The basic measurement of a dinosaur footprint is its length, represented as FL. The ratio of footprint length and hip height (h) is different for different groups of dinosaurs, but generally the hip height of a bipedal dinosaur is roughly four times the footprint length. The speed can then be determined as relative speed, which is stride length (SL), divided by hip height (h). Generally speaking, if the SL/h <2.0, then the animal was walking; >2.9, the animal was running; and between 2.0 and 2.9, the animal was trotting.1  (Source:

What can a single track tell us?

Not too much. We can infer something about the size of the animal and maybe something about the sediment. We may have a clue as to who made the track.

What can a trackway (a series of tracks or footprints) tell you?

  • Who was there.
  • How many animals were there.
  • The sizes of the animals compared to one another.
  • How they were interacting - social activity, such as herds, moving in families, etc.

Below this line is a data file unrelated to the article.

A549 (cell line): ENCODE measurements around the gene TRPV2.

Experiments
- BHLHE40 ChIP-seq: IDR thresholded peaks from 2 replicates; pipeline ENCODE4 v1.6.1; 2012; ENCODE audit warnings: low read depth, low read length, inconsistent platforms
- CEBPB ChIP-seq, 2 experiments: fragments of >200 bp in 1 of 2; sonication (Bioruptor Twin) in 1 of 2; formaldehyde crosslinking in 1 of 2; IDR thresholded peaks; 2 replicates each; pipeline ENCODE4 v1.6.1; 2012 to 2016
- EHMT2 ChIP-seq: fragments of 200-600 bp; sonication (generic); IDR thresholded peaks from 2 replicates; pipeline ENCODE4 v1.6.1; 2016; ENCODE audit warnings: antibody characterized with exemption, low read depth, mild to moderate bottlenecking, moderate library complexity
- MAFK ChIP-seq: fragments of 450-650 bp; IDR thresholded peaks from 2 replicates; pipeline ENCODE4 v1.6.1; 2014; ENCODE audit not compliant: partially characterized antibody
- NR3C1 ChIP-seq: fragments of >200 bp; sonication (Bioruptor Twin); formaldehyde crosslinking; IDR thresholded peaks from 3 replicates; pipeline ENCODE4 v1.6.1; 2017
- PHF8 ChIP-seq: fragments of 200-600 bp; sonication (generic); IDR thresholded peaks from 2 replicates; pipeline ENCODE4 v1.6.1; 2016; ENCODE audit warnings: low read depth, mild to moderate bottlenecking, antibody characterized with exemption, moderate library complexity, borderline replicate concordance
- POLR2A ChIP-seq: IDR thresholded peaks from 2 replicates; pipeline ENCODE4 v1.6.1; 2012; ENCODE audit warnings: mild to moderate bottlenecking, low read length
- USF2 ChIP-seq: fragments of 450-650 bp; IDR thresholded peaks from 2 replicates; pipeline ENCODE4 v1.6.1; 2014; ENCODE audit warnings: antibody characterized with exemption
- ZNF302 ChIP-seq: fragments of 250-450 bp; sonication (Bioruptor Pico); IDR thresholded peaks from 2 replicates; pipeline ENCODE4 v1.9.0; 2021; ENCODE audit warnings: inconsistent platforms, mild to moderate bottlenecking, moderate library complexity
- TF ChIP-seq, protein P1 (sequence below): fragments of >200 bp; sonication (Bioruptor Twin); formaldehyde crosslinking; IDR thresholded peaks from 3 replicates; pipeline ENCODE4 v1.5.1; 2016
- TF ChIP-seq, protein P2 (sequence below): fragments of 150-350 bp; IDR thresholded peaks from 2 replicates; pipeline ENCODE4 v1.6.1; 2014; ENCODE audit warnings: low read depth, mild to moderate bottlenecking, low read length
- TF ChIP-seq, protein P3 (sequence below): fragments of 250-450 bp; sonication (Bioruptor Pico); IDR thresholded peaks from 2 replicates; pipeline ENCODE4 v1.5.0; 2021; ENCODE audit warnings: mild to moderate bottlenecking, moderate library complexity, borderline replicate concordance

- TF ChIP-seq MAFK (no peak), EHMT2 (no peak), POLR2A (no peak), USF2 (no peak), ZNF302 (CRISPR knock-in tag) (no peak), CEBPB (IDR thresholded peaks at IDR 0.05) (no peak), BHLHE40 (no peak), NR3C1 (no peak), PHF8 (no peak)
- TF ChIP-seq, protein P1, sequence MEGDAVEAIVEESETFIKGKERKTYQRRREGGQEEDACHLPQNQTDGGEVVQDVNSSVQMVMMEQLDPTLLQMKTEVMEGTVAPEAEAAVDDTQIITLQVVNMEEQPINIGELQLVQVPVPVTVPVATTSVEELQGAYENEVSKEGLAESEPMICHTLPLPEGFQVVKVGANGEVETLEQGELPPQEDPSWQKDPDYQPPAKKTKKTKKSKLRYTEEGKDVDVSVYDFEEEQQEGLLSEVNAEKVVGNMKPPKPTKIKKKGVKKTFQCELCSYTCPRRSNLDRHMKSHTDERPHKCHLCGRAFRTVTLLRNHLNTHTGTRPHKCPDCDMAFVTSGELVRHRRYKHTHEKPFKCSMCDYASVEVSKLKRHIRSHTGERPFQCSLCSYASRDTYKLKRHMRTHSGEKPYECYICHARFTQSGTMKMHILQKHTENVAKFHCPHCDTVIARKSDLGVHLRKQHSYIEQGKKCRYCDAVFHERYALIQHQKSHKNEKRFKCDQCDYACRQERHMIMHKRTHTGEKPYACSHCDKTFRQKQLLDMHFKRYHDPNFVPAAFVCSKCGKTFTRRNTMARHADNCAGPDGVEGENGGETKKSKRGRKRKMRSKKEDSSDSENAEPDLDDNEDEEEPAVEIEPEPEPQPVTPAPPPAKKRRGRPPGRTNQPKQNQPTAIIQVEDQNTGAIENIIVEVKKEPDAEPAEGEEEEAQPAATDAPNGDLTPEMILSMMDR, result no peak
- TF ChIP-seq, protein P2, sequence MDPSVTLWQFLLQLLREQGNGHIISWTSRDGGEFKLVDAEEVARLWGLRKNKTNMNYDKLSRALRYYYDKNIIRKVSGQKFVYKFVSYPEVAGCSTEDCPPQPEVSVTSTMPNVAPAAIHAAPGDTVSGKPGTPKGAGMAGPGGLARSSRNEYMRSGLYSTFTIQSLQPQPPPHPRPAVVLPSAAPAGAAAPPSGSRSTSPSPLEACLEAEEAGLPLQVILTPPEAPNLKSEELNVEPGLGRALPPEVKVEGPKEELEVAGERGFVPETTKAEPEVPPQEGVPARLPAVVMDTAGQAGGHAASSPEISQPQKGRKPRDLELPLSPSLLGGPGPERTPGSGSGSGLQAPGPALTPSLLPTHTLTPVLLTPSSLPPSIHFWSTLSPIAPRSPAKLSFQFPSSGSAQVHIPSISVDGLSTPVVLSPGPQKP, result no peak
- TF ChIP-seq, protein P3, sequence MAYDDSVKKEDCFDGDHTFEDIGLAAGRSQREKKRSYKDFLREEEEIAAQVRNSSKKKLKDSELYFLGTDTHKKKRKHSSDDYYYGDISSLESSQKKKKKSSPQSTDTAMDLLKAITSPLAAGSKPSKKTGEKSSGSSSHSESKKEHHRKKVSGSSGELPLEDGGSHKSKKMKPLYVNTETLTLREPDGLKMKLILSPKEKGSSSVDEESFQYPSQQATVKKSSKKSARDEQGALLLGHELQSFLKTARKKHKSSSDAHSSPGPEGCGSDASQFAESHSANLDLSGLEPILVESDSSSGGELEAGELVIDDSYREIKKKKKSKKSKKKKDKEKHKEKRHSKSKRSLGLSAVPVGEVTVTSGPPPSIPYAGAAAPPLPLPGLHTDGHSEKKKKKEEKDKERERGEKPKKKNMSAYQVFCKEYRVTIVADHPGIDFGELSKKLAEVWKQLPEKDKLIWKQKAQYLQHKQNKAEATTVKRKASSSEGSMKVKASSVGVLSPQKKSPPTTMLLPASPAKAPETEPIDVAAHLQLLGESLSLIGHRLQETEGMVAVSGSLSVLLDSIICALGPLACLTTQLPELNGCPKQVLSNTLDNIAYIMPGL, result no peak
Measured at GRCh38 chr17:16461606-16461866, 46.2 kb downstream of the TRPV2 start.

• How fast they were moving.
  • What the sediment was like, and therefore something about the environment of the time.

    Source of above text:

Thursday, October 2, 2014

Leaf Anatomy

View of a shoot apical meristem with some leaf primordia.  Additionally, I have labelled the 3 primary meristems you can differentiate here.

Here's a nicotine leaf to show the two kinds of meristems specific to the leaf.  The leaf apical meristem becomes the midrib of the leaf, while the leaf marginal meristem is the blade of the leaf.

From a Sedum (stone crop)- you can see the "regular" epidermal cells (squiggly shaped) as well as the guard cells in various places surrounding stomata.

 Take a closer look:

Also here is a sunken stomate as seen in a Pinus leaf.  It is "sunken" because the guard cells are below the level of the epidermis which helps protect against dessication (drying out).

Mesophyll just means middle of the leaf.  It is the term for the ground tissue in the leaf.  There are two types by shape: palisade and spongy.
You can see both of these well in a pine leaf: